Employer Alert: Stay of the Vaccine-or-Testing Mandate Has Been Lifted

January 11, 2022

Previously, the Federal Occupational Safety and Health Administration’s (“OSHA”) Vaccination, Testing, and Face Coverings Emergency Temporary Standards (“ETS”) had been stayed (a temporary order that stopped the immediate implementation of the OSHA ETS guidelines) by the 5th Circuit. After issuance of the stay, the various lawsuits challenging the ETS were consolidated and pending before the 6th Circuit. On December 17, 2021, the 6th Circuit lifted the stay. The matters are currently before the Supreme Court of the United States.

Which ETS controls: Cal/OSHA or OSHA?

Despite the uncertainty and current litigation surrounding the Federal OSHA ETS, Cal/OSHA’s newly readopted ETS will still go into effect this year. On December 16, 2021, Cal/OSHA announced that it readopted its previously issued Emergency Temporary Standards which will take effect January 14, 2022, and continue through April 14, 2022.[1]

The New Cal/OSHA Emergency Temporary Standards taking effect on January 14, 2022, include the following notable revisions:

1.      Employees who are exempt from wearing a face covering due to a medical or mental health condition, or disability and cannot wear a non-restrictive alternative must physically distance at least six feet from others and either be fully vaccinated or tested at least weekly for COVID-19.

2.      Employers are now required to make COVID-19 testing available during paid time and at no cost to employees who had a close contact in the workplace.[2]

3.      “COVID-19 test” now includes specific instructions for workers using an at-home test with self-read results. The employer or a telehealth professional must observe the test results.[3]

4.      On January 5, 2022, California Department of Public Health issued an order requiring the use of face coverings by all employees, irrespective of vaccination status, when indoors until February 15, 2022. There are some exemptions that can be found on CDPH’s website. [4]

Please note, this is NOT a comprehensive overview of the notable requirements. The Cal/OSHA ETS requirements are extensive and complex; if you need assistance with compliance, please schedule a consultation with one of our attorneys.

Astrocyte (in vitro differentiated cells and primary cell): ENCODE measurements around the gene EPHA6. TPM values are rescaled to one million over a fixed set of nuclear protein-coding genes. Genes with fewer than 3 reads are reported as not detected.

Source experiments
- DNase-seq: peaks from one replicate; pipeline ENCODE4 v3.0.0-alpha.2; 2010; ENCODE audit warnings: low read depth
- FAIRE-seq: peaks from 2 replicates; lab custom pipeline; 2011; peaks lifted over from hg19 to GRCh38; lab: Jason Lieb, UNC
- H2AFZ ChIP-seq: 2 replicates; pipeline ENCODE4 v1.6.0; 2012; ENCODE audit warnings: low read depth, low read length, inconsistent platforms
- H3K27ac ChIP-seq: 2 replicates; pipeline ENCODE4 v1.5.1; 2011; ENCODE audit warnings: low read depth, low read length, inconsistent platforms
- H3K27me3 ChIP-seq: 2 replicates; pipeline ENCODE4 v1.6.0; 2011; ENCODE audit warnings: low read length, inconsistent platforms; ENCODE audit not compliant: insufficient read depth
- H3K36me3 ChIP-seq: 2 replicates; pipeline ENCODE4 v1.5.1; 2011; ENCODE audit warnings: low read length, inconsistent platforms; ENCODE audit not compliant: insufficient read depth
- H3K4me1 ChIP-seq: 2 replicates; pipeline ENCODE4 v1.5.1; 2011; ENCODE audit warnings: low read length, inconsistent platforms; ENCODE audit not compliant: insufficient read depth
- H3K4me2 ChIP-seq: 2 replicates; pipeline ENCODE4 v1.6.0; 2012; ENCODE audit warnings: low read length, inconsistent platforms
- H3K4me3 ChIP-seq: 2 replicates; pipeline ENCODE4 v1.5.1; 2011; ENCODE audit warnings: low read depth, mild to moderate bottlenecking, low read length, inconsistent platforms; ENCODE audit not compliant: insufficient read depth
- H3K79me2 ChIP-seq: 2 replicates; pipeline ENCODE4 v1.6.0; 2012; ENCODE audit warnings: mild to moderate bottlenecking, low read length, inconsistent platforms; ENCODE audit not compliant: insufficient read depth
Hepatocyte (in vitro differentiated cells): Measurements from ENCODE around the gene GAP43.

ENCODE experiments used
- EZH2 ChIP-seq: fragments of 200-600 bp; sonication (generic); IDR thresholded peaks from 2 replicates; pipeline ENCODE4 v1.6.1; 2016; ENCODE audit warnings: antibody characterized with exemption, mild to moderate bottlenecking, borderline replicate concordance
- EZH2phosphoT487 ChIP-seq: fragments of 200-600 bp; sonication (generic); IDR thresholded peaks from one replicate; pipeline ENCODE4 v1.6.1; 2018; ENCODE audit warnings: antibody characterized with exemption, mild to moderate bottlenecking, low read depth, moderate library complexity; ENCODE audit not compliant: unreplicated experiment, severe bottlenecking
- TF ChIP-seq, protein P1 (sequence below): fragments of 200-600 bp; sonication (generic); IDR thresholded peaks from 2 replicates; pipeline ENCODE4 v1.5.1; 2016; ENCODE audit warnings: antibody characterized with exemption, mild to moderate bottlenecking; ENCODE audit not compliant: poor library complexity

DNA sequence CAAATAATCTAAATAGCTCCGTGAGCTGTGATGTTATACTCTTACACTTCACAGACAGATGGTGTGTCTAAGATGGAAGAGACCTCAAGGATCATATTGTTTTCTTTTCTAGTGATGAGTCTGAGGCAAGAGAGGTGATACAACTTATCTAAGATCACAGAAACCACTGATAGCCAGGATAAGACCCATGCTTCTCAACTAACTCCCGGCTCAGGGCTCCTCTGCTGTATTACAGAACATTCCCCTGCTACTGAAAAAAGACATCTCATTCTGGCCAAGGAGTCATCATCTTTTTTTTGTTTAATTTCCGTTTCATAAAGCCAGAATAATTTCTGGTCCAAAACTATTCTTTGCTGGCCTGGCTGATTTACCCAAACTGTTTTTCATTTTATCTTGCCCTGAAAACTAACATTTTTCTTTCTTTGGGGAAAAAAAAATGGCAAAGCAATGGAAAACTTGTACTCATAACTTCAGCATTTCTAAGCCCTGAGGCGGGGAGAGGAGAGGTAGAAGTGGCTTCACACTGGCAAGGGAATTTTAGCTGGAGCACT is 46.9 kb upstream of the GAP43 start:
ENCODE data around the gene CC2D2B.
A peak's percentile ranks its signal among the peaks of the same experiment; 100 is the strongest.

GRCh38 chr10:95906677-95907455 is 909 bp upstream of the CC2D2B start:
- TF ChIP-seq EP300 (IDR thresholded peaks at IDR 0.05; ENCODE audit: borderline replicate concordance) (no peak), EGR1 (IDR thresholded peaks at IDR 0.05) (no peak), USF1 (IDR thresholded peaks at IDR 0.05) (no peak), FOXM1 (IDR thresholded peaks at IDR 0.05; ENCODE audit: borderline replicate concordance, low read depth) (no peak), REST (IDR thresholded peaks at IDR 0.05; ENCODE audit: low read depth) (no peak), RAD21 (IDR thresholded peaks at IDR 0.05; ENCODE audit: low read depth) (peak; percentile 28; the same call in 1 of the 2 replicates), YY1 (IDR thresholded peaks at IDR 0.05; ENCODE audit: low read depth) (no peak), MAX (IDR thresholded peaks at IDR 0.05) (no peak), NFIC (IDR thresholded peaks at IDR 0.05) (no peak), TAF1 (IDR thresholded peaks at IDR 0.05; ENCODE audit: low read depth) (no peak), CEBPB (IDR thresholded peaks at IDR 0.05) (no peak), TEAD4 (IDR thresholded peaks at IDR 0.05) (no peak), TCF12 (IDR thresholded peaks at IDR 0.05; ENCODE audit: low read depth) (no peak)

The OSHA Emergency Temporary Standards only apply to employers with 100 or more employees; the ETS include the following notable requirements:

1.      Employer Support for Vaccination

        a.       Time for Vaccination:

                     i.      Employers will have to provide up to four hours of Paid Time Off (“PTO”), including travel time, at the employee’s regular rate of pay for this purpose.

        b.      Time for Recovery:

                    i.      The employer must provide a reasonable amount of time off and paid sick leave to recover from side effects experienced following any primary vaccination dose to each employee, for each dose.

2.      Employees Who Are Not Fully Vaccinated

        a.       If an employee reports at least once every 7 days to a workplace where other individuals such as coworkers or customers are present:

                    i.      They must be tested for COVID-19 at least once every 7 days; and

                    ii.      Must provide proof of a negative COVID-19 test result from within the last week if they refuse to get vaccinated or to share their vaccination status.

3.      Determination of Vaccination Status

        a.       Employers must determine the vaccination status of each employee. This includes whether the employee is fully vaccinated.

                    i.      Some Examples of Acceptable Proof include:

1.      Immunization record from healthcare provider or pharmacy

2.      A copy of the COVID-19 Vaccination Record Card

Please note, this is NOT a comprehensive overview of the notable requirements. The OSHA ETS requirements are extensive and complex; if you need assistance with compliance, please schedule a consultation with one of our attorneys.

Looking forward:

Since the Federal OSHA Emergency Temporary Standards are currently in effect, California will have to either adopt the Federal ETS or alternative regulations that are at least as effective as the OSHA ETS. [5] It is important to note that California regularly implements regulations that are even more stringent than what is required at the federal level, so employers should begin treating the Federal OSHA ETS as the bare minimum of what will be required by Cal/OSHA.

However, California’s adoption of the Federal OSHA ETS is dependent on whether the mandate is blocked or upheld by the U.S. Supreme Court. McKague Rosasco LLP is closely monitoring the situation. For now, stay tuned for an update in a future article once the Supreme Court issues their ruling. If you need assistance navigating the ever-changing COVID-19 Emergency Temporary Standards, contact McKague Rosasco LLP

[1] https://www.dir.ca.gov/dosh/coronavirus/ETS.html.

[2] There are exceptions to this requirement.

[3] https://www.dir.ca.gov/dosh/dosh_publications/COVIDOnePageFS-12-16-2021.pdf.

[4] https://www.cdph.ca.gov/Programs/CID/DCDC/Pages/COVID-19/guidance-for-face-coverings.aspx.

[5] https://www.osha.gov/coronavirus/ets2.

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